We hear a lot about the dangers of an increasing number of rogue stem cell clinics, but another critical trend has flown more under the radar: direct marketing of stem cells to doctors.
This is big business and arguably one of the biggest threats to patients. In some ways it is a black market right here in the U.S.
When I think of direct marketing, what pops in my heads are images of ads or little samples of products that show up in the mail.
For doctors generally, maybe direct marketing is of flyers or free pill samples, and so forth. However stem cell direct marketing to doctors can in fact involve actual living stem cells that hucksters are trying, sometimes successfully, to convince doctors to inject into patients.
Last week at the World Stem Cell Summit 2012, a doctor during a talk said a guy showed up at his office and literally said he had stem cells in his pocket, a sample if you will, to sell the doc on using them in the future on his patients.
It’s like the guy on the street corner in NYC who lifts up his sleeve, which is ringed with a dozen watches, or opens his trench coat and says with a grin “wanna buy a watch?” except in this case if even a few docs buy the “black market” stem cells, patients will be put at serious risk.
Wanna buy a stem cell? Have I got the one for you and cheap! You can make millions off of patients using these, doc!
In the same way that there is a black market for body parts (see book at right below ), I think a black market in stem cells is emerging as well.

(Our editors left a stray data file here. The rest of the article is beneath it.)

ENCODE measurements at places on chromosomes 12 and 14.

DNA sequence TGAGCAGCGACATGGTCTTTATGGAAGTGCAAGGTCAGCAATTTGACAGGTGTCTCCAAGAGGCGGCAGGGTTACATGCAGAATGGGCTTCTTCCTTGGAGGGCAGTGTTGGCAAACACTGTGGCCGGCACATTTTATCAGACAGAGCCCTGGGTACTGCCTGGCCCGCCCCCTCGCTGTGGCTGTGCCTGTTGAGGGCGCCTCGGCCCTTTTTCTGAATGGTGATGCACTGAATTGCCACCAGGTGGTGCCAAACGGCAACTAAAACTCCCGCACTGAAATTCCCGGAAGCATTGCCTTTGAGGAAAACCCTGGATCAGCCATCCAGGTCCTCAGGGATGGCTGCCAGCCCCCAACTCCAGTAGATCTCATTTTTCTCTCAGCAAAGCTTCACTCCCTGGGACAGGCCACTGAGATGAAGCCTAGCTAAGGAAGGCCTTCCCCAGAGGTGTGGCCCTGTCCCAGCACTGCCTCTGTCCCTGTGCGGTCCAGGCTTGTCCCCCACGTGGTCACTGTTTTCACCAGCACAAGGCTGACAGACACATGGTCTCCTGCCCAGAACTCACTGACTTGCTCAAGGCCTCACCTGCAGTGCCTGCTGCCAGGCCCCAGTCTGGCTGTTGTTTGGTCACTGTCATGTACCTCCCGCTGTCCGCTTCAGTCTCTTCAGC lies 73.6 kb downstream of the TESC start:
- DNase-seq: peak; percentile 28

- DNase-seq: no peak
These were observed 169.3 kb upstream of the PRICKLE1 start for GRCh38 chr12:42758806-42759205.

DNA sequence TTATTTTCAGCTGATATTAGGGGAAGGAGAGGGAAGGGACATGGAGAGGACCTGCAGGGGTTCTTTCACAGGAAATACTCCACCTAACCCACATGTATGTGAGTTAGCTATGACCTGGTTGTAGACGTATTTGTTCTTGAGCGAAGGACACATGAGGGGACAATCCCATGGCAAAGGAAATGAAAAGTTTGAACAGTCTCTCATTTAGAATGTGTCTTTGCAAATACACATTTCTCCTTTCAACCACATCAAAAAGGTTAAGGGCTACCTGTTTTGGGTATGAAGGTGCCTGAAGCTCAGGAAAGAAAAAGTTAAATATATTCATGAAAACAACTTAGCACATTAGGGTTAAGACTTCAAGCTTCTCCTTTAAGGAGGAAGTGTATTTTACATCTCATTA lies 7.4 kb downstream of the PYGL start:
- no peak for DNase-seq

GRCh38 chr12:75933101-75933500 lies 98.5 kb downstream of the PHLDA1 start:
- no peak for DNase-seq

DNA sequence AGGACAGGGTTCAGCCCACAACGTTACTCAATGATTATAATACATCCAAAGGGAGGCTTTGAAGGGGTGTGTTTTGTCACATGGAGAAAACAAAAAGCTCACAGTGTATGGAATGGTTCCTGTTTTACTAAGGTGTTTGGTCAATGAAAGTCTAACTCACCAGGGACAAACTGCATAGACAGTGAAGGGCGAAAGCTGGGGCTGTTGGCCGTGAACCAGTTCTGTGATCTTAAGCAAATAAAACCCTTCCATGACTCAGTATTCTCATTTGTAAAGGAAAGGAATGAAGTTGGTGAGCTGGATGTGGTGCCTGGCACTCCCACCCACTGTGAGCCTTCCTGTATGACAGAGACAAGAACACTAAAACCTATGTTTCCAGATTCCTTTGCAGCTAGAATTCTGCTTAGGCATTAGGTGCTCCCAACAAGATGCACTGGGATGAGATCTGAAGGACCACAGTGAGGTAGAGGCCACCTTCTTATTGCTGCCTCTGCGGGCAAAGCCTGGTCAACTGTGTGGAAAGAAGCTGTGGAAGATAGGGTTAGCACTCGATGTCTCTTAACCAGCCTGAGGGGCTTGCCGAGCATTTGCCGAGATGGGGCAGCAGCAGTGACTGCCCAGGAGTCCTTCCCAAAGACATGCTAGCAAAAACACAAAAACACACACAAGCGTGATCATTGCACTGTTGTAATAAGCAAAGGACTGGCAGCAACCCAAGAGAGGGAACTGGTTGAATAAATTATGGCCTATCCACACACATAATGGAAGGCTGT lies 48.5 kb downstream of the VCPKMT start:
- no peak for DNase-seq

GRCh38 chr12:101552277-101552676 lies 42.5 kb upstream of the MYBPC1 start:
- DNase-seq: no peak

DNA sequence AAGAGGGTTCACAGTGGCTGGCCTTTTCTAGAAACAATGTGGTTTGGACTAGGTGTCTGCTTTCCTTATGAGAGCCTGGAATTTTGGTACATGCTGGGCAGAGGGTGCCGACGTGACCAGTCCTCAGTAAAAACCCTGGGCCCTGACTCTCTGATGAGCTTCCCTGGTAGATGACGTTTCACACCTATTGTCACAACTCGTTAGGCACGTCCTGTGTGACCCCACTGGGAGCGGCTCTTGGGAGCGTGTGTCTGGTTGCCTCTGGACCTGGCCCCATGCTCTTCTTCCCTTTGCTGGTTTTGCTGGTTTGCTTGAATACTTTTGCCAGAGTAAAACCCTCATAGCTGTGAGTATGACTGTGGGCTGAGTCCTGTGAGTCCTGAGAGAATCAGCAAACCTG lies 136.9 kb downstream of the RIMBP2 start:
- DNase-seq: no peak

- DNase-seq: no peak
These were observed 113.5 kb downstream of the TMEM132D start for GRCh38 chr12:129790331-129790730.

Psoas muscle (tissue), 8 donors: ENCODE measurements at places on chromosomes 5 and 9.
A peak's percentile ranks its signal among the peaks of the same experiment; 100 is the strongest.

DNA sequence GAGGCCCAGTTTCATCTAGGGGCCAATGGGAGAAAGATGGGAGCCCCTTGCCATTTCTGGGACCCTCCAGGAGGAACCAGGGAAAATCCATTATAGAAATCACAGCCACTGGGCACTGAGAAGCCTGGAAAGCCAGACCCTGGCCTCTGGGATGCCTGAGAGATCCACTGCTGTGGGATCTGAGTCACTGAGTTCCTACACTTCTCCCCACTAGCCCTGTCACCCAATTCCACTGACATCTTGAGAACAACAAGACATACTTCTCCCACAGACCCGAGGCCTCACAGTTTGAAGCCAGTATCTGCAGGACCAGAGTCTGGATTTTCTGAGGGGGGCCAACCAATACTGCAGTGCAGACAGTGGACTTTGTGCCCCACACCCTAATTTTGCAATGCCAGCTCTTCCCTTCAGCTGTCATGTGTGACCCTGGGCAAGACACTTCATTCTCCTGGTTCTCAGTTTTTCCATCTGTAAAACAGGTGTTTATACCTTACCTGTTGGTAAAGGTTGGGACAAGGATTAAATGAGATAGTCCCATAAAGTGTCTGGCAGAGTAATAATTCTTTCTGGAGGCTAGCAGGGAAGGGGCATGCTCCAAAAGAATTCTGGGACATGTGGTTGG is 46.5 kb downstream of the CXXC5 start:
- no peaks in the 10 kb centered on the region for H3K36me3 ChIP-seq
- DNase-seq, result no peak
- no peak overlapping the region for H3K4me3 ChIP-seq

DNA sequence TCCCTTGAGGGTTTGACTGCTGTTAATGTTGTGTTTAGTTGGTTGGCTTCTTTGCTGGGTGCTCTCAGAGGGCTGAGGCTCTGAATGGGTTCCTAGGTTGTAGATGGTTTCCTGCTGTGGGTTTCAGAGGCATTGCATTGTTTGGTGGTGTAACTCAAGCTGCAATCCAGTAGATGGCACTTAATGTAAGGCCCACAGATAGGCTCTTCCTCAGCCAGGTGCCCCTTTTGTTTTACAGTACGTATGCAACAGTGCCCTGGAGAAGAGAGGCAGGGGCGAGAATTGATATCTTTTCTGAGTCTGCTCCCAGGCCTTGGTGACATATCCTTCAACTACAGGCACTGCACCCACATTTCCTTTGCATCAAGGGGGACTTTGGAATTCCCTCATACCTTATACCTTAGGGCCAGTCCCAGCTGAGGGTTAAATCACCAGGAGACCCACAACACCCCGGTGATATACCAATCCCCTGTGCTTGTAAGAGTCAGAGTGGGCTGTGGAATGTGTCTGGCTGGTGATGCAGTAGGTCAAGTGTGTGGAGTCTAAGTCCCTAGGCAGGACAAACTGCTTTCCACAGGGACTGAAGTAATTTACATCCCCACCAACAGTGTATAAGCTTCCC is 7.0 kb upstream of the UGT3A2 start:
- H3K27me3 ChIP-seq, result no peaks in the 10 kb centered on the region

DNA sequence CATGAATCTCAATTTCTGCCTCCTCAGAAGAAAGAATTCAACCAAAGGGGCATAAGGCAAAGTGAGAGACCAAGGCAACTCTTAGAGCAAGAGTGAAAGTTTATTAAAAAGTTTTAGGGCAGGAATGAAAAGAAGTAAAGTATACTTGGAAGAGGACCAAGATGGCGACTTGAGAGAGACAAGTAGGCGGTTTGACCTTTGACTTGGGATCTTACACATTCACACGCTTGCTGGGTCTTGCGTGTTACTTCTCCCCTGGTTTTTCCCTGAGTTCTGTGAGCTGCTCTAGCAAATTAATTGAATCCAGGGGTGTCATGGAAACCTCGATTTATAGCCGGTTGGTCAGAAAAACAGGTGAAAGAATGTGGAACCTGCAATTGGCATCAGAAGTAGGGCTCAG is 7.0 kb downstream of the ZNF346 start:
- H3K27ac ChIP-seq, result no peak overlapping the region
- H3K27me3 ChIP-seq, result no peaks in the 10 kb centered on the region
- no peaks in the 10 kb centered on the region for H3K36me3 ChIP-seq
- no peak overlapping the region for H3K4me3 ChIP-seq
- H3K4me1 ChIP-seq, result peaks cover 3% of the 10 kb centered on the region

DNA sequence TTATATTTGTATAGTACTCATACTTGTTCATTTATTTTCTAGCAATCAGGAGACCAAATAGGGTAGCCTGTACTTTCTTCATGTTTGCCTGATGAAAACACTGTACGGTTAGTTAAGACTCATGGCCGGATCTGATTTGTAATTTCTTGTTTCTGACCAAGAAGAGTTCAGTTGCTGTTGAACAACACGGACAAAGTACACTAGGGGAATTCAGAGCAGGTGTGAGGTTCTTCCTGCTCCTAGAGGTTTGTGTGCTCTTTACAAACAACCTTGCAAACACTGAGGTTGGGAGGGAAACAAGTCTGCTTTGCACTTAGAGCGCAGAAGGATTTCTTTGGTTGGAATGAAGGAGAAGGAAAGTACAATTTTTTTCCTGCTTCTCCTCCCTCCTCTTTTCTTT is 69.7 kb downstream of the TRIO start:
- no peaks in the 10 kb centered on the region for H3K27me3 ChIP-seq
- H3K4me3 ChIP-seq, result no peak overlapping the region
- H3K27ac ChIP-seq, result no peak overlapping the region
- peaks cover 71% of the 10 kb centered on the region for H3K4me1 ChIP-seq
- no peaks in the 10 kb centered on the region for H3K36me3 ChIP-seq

What are these stem cells? According to experts, they can be almost anything. Sheep cells are popular. Human amnio or placental cells. Human umbilical cord stem cells. No cells at all (just buffer). Human adipose MSCs. Where do they come from? Who knows. Are these “vendors” licensed to sell stem cells? That is highly unlikely in most cases.
Another dangerous form of direct marketing in the stem cell field that is exploding right now for mainly autologous transplants is of kits for stem cell purification. This is really big business according to several stem cell docs that I’ve talked to recently. One stem cell doc in the business of doing transplants, complained to me about the problem of the kits because they enable essentially untrained docs to get into the stem cell business and put patients at great risk. It is unclear how well the kits work and if their use would, from an FDA perspective, cross that important line over to more than minimal manipulation depending on the ingredients and how the kits are used by often untrained clinic employees.
Besides enabling untrained doctors, one of the most dangerous aspects of the stem cell “black market” more generally is just how difficult it will be for any regulatory agency to control it.